Plastics impact nearly every industry and have a profound effect on our daily lives. Plastics’ numerous applications across this wide range of industries include major end-use markets, such as:
Building and construction
Consumer and institutional
Furniture and furnishings
Electrical and electronics
Adhesives/inks and coatings
According to the Society of the Plastics Industry (SPI), plastics firms encompass niches from health and well-being, nutrition, shelter and transportation, to safety and security, communication, sports, leisure activities and innovations of industry. As the third-largest manufacturing industry in the United States, this sector contributes significantly to the nation’s economy. Despite the economic volatility of the last several years, the industry is growing and anticipates a bright future as emerging economies across the globe provide opportunities for growth and exportation.
The plastics industry covers an extensive range of products and materials, including films, resins, plastic products, molds and machinery, and thus, its geographic footprint is extensive. As such, plastics manufacturers and plastics consumers are located in every state throughout the United States. Nevertheless, due to raw materials availability, research and development support and distribution channels, some states are more ideally suited for plastics production. These key states include Indiana, Michigan, Ohio and Wisconsin.
Southern states are also manufacturing ‘hot spots’ due to trending lower labor costs. Plastics closely linked to manufacturing, such as those for the automotive industry, tend to locate in close proximity to manufacturing plants so they can achieve better service through greater efficiency and lower delivery costs.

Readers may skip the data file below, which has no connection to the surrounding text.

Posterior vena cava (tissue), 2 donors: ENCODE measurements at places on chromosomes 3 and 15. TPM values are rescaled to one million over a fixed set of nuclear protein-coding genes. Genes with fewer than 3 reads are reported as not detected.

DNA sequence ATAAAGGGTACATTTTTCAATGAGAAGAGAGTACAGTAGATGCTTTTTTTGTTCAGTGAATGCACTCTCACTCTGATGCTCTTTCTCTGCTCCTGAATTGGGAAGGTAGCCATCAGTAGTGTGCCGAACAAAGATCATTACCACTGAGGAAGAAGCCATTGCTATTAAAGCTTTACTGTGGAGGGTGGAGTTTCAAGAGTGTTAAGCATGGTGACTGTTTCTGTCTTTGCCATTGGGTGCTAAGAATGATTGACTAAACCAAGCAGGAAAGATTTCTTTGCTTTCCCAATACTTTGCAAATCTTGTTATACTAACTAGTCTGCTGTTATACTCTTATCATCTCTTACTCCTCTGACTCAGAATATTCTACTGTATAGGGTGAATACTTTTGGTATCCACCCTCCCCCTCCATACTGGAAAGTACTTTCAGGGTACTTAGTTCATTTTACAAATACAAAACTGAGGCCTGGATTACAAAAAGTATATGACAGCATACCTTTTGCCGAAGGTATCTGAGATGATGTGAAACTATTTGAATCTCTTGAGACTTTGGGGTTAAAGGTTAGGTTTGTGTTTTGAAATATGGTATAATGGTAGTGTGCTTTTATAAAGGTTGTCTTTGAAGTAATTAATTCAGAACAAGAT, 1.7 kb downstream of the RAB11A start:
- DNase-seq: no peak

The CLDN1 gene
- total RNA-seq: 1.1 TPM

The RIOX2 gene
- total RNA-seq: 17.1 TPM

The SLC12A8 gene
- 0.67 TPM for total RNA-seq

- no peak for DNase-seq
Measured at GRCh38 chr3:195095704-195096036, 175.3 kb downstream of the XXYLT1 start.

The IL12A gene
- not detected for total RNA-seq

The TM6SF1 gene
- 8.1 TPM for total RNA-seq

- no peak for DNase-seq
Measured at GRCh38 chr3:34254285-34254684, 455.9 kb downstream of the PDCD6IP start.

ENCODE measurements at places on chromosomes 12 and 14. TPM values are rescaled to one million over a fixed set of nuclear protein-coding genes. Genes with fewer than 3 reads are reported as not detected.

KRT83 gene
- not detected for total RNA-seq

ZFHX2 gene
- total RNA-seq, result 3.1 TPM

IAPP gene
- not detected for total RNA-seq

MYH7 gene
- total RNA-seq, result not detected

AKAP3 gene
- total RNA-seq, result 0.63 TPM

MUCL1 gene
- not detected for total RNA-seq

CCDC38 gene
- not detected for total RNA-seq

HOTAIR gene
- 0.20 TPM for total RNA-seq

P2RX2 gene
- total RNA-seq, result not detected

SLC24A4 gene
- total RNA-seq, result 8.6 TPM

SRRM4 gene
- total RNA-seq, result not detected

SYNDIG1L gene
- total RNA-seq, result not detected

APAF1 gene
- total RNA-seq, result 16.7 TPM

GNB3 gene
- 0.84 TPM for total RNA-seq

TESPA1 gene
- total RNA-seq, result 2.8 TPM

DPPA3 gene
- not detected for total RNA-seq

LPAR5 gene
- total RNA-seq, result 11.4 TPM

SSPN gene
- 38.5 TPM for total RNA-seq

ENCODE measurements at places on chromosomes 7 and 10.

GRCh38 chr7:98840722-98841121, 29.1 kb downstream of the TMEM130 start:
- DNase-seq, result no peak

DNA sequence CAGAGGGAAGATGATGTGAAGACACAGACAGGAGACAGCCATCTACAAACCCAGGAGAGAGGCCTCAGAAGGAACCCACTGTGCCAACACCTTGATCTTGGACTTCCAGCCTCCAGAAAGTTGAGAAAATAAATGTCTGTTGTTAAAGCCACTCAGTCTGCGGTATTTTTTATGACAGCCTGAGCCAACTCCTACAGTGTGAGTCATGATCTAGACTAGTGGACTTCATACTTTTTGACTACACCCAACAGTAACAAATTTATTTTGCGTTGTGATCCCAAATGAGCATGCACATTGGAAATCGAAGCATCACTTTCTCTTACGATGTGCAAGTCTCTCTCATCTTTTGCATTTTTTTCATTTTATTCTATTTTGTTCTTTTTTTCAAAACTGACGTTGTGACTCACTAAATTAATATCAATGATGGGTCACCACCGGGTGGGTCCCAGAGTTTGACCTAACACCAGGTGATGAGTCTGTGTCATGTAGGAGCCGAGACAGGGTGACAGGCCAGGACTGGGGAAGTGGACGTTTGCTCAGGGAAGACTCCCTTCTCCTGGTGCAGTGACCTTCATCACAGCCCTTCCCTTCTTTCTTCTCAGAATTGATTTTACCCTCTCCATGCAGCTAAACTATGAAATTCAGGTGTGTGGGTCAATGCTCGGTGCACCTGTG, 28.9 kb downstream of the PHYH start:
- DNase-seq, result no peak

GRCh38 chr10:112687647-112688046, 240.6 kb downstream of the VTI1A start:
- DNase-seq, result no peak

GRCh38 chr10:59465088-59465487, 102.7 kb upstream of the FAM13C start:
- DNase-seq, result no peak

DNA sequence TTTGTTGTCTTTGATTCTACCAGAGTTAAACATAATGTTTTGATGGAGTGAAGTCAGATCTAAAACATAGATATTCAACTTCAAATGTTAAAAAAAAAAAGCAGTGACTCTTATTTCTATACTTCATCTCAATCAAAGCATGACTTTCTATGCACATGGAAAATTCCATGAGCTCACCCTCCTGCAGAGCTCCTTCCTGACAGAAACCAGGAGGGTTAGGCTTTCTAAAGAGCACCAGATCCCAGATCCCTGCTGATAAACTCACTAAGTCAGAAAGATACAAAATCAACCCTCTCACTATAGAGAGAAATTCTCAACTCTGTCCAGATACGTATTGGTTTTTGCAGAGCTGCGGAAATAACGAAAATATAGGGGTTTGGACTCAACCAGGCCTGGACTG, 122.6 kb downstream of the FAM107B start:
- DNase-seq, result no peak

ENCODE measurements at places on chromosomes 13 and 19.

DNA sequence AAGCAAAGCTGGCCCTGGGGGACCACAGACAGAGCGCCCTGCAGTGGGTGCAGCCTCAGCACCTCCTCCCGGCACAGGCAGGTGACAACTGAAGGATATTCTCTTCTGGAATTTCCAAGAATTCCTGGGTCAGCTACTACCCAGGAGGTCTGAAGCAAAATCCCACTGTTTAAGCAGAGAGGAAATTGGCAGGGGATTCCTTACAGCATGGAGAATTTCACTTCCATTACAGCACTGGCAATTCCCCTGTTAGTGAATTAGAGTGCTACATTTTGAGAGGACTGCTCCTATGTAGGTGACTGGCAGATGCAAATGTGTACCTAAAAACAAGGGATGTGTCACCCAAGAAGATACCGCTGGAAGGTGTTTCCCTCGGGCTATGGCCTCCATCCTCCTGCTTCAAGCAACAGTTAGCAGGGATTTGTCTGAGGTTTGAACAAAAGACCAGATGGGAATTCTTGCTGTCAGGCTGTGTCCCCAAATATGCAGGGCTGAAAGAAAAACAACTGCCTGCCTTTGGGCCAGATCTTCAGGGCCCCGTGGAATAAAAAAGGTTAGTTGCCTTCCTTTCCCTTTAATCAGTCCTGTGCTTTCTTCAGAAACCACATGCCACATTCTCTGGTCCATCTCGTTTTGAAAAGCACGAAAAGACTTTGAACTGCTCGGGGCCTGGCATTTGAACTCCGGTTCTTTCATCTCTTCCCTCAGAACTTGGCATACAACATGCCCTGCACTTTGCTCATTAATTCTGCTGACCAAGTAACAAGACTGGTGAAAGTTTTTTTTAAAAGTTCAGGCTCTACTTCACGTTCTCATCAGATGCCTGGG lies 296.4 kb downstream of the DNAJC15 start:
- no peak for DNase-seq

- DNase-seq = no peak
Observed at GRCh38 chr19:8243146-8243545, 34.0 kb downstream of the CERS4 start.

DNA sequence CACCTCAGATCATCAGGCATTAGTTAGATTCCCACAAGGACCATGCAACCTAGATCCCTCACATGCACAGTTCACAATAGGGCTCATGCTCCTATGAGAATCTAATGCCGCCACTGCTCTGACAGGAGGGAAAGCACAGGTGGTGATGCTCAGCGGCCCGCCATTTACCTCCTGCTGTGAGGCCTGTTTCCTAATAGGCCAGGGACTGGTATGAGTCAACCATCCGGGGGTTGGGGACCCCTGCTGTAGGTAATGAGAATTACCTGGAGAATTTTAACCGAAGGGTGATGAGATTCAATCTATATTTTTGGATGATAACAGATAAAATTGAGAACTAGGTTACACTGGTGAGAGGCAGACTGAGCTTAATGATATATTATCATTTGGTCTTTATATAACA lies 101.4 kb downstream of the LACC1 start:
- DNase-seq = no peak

An abundance of raw materials and proximity to solid petrochemical infrastructure allows Texas to rank highly in the plastics materials and resins niche. Additional states with similar resource opportunities include Illinois, California, Pennsylvania, West Virginia and Kentucky.
Green industries, such as solar and wind power, are quickly developing in specific locations as well, so optimal site locations may be dependent on the type of plastic production needed. The solar industry produces various films and solar panel components that are made from plastic components. Likewise, the wind power industry is also utilizing high-performance plastic components in the production of wind turbines. In 2012, the top states for installed solar and wind capacity included:
Employment in the plastics and rubber products manufacturing sector, NAICS 326000, is expected to grow 14.6 percent between 2010 and 2020 (BLS). While employment at plastics and rubber plants fell from January 2003’s high of 831,100 to 637,500 in January 2012, employment numbers were up in January 2013 to 651,600 – and continued to increase in April 2013 to 656,500 (Plunkett Research Ltd.). After several years of closing and layoffs across the United States, chemicals and plastics companies are now taking advantage of abundant and cheap natural gas supplies and building new facilities in 2012 and 2013.